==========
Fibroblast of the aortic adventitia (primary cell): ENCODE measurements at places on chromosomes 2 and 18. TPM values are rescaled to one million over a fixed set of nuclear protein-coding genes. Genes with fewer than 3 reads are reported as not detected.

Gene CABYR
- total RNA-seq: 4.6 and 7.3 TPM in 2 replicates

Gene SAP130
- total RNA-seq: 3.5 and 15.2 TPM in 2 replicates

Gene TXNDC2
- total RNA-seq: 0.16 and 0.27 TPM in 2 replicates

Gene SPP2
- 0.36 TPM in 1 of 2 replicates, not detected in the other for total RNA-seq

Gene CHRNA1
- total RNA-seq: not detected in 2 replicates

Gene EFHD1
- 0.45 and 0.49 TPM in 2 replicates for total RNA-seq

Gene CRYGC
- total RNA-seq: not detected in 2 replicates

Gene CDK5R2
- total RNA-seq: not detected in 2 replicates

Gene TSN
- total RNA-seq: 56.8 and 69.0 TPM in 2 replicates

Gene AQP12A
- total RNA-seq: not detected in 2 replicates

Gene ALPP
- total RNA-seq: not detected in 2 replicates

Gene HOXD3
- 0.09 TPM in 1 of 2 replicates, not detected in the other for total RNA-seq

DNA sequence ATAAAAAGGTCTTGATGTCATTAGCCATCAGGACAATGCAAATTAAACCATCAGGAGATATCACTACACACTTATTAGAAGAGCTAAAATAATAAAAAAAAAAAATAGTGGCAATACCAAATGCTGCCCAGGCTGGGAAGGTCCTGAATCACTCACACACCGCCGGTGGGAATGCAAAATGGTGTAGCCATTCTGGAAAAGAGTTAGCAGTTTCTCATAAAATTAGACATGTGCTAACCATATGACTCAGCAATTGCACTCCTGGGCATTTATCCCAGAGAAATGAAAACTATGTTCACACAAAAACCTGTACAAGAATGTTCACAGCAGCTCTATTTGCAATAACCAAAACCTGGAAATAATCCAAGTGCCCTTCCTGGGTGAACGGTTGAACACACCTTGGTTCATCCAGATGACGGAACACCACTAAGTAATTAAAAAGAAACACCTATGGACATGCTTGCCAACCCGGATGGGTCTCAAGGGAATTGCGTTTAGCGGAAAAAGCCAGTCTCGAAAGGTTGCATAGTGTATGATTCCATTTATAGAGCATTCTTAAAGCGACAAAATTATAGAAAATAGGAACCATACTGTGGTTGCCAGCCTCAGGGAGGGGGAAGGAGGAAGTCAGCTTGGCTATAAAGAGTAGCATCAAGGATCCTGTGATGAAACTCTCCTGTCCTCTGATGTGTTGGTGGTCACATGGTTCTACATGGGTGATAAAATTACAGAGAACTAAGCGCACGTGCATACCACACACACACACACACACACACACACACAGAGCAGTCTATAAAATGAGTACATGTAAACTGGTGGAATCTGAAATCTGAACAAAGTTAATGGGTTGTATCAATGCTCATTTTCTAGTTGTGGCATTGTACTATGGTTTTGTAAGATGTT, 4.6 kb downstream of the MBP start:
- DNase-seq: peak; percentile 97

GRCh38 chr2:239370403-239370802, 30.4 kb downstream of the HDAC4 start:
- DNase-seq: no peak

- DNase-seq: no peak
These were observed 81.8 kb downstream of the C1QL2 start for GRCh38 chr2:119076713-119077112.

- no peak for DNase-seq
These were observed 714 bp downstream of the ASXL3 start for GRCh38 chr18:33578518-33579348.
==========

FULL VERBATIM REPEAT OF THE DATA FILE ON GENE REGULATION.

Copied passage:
Fibroblast of the aortic adventitia (primary cell): ENCODE measurements at places on chromosomes 2 and 18. TPM values are rescaled to one million over a fixed set of nuclear protein-coding genes. Genes with fewer than 3 reads are reported as not detected.

Gene CABYR
- total RNA-seq: 4.6 and 7.3 TPM in 2 replicates

Gene SAP130
- total RNA-seq: 3.5 and 15.2 TPM in 2 replicates

Gene TXNDC2
- total RNA-seq: 0.16 and 0.27 TPM in 2 replicates

Gene SPP2
- 0.36 TPM in 1 of 2 replicates, not detected in the other for total RNA-seq

Gene CHRNA1
- total RNA-seq: not detected in 2 replicates

Gene EFHD1
- 0.45 and 0.49 TPM in 2 replicates for total RNA-seq

Gene CRYGC
- total RNA-seq: not detected in 2 replicates

Gene CDK5R2
- total RNA-seq: not detected in 2 replicates

Gene TSN
- total RNA-seq: 56.8 and 69.0 TPM in 2 replicates

Gene AQP12A
- total RNA-seq: not detected in 2 replicates

Gene ALPP
- total RNA-seq: not detected in 2 replicates

Gene HOXD3
- 0.09 TPM in 1 of 2 replicates, not detected in the other for total RNA-seq

DNA sequence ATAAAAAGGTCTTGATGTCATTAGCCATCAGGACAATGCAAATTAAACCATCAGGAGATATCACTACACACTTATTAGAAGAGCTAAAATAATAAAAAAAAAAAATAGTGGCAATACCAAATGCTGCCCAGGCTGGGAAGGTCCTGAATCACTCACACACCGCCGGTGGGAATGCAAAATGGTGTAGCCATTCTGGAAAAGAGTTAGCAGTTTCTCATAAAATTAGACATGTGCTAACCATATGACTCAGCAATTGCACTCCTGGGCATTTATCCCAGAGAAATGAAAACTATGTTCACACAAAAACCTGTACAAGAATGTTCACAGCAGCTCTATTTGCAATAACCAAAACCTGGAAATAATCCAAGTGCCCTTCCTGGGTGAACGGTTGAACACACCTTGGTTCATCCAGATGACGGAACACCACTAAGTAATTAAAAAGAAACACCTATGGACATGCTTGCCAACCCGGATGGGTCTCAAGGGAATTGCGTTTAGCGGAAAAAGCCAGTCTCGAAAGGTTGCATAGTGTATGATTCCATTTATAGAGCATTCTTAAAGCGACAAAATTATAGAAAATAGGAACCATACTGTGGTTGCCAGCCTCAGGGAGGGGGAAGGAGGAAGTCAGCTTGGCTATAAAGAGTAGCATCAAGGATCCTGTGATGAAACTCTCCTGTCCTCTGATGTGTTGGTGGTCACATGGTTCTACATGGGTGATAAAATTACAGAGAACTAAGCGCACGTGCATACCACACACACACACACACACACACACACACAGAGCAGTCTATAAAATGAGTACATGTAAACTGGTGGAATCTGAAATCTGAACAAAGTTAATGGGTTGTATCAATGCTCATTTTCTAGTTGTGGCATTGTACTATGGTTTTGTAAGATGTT, 4.6 kb downstream of the MBP start:
- DNase-seq: peak; percentile 97

GRCh38 chr2:239370403-239370802, 30.4 kb downstream of the HDAC4 start:
- DNase-seq: no peak

- DNase-seq: no peak
These were observed 81.8 kb downstream of the C1QL2 start for GRCh38 chr2:119076713-119077112.

- no peak for DNase-seq
These were observed 714 bp downstream of the ASXL3 start for GRCh38 chr18:33578518-33579348.